Hypothetical scenario: You are only allowed one career path in life. You must sell hot dogs in New York City.
There are rules. You can’t just buy a cart and park it outside of Yankee stadium. You’d likely end up in a brawl with other vendors or get arrested. Buying rights to a high-traffic location is your best bet. Of the 3100 hotdog licenses in the city, there are 150 coveted spots in public parks.
The cheapest location is $700 a year. You'll be seated in Inwood Park. But that vendor only averages $5000 in yearly profit. Clearly, this won’t make ends meet. You’ll need to make a bigger commitment.
The main spot in Central Park costs $200,000 per year. And 12 other best locations will cost you north of $100,000. But you could go for another option.
The payoff or fiscal punishment
NYC earns more than $4 million dollars annually from push car concessions. That revenue goes to the parks and recreation service, which maintains New York City’s public parks, which are prone to “wear and tear”, and damage from tourism.
The homerun cost is Mohammad Mustafa. His cart is on Fifth Avenue and E 62nd Street. You’ll see him right near the entrance of Central Park Zoo. He currently pays the city $289,500 each year for the rights to this spot. Ten years ago, he only paid $120,000. Could you pull it off?
Hurdling $289,500 into a profit
Hotdogs typically sell for $2 each. Let’s be generous and say it’s 100% profit per hotdog. To make ends meet, he needs to sell 397 hotdogs every day. If he works eight hours, that’s slightly less than one hotdog per minute.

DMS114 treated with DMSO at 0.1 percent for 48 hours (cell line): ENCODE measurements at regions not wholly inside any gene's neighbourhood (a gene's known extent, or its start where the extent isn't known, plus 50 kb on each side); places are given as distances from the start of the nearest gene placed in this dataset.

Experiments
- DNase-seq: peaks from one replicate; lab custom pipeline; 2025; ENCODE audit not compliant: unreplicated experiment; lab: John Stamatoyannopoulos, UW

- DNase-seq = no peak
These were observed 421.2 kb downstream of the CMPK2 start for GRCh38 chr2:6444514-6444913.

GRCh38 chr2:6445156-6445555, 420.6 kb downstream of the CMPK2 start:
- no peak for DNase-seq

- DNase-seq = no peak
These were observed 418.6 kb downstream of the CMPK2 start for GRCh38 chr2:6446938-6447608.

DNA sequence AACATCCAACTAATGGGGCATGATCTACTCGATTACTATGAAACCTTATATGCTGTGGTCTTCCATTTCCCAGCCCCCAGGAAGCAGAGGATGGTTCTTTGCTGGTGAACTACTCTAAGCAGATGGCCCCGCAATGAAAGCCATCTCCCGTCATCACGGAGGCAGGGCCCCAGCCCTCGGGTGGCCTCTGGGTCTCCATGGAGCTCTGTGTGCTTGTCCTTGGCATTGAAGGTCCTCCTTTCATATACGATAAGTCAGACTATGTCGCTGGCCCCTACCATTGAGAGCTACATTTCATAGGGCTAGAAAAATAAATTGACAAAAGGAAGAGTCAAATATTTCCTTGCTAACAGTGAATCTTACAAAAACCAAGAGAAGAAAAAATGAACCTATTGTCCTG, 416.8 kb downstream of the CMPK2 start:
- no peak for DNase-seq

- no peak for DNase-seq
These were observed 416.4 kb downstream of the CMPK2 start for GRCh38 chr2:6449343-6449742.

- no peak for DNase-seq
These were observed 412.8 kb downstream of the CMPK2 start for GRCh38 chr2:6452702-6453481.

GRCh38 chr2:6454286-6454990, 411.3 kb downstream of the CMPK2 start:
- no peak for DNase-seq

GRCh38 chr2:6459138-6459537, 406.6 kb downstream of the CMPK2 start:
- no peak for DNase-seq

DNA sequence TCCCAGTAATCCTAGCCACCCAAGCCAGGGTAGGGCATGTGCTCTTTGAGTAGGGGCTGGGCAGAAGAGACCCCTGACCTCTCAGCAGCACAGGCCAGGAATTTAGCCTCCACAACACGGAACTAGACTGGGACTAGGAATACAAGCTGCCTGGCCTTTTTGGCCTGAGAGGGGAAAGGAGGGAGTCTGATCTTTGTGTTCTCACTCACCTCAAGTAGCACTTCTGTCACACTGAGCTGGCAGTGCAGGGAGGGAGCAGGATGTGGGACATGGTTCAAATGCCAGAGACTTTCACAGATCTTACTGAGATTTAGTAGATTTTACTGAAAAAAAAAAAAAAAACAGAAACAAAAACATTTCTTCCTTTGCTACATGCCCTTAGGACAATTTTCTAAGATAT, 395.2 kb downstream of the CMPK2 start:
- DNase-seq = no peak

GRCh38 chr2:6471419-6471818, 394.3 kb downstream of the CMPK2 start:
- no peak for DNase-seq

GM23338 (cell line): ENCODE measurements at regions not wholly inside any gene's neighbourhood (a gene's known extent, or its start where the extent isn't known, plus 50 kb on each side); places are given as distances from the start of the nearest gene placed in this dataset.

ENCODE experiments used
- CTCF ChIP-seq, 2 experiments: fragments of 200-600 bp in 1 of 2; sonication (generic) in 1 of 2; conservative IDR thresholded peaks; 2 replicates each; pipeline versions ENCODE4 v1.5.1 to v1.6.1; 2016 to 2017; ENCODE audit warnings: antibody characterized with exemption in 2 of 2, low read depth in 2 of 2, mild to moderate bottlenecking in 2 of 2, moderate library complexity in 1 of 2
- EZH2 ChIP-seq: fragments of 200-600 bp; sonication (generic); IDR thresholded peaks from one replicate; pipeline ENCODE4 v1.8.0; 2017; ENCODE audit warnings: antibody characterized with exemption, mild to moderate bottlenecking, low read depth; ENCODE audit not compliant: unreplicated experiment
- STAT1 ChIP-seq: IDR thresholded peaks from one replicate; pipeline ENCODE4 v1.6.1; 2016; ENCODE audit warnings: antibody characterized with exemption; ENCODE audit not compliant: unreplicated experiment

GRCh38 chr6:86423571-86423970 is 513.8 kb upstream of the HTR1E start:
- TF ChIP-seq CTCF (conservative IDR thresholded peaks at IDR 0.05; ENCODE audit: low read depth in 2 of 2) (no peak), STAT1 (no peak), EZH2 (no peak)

Obviously, Mustafa doesn’t make $2 per hotdog. He has to pay for the bun, condiments, and hotdog itself. He pays $20 for ice deliveries several times per day. He pays to move his cart from the warehouse to the garages. Per his own words, he needs to generate roughly $425,000 a year to break even each year.
Fortunately, his customers are often loading up with more than just hotdogs. After walking for hours in the park and zoo, they buy up sodas, chips, and other items for their family. He does quite well.
But why not just charge more for hotdogs?
There are strict price controls in place and if you get caught price gouging, you risk losing your license and the fee you paid. Or worse, you can get arrested.
A cart vendor in Manhattan was caught charging $30 for a hot dog and soda. He was recorded on camera, attempting to target people who didn’t speak very good English. When confronted, he played dumb like it never happened.
Carts are required to have their prices visible on a sign for all pedestrians to see. If you don’t see the price listed, they are probably trying to scam you.
Every year these cart permits go out to bid in an auction, and the prices climb higher by tens of thousands in some cases. It might be hard to imagine these vendors making money but they do, or else those prices would deflate.
Some vendors stand to make great money. Often, there are multiple carts being financed by a single person, who has employees out in the field. But it is getting more difficult. The pandemic was hard on hotdog vendors. Their revenue was cut to only 25% of normal. Many carts were put in garages as their owners vanished, going into the gig economy, working for Grubhub and Lyft, to make ends meet until New York came back to life.
Today, they are rebounding, but they still haven’t hit full capacity.
The bottom line
Are there hotdog vendors making six figures? Absolutely. Do most of them make that kind of cash? Not so much. Salaries are closer to the 50K — 65K range, which seems like a decent stack of change for selling snacks on a sidewalk.
I’ll never feel quite as ripped off when paying $2–$3 for a hotdog. These hotdog stands, like movie theaters, have significant fixed costs to overcome.
And I don’t envy them sitting out in the elements all day. NYC funnels cold wind throw it in the winter, and in the summer, all that concrete just stores the heat. I’ll stick to my full-time job as a valiant keyboard warrior.
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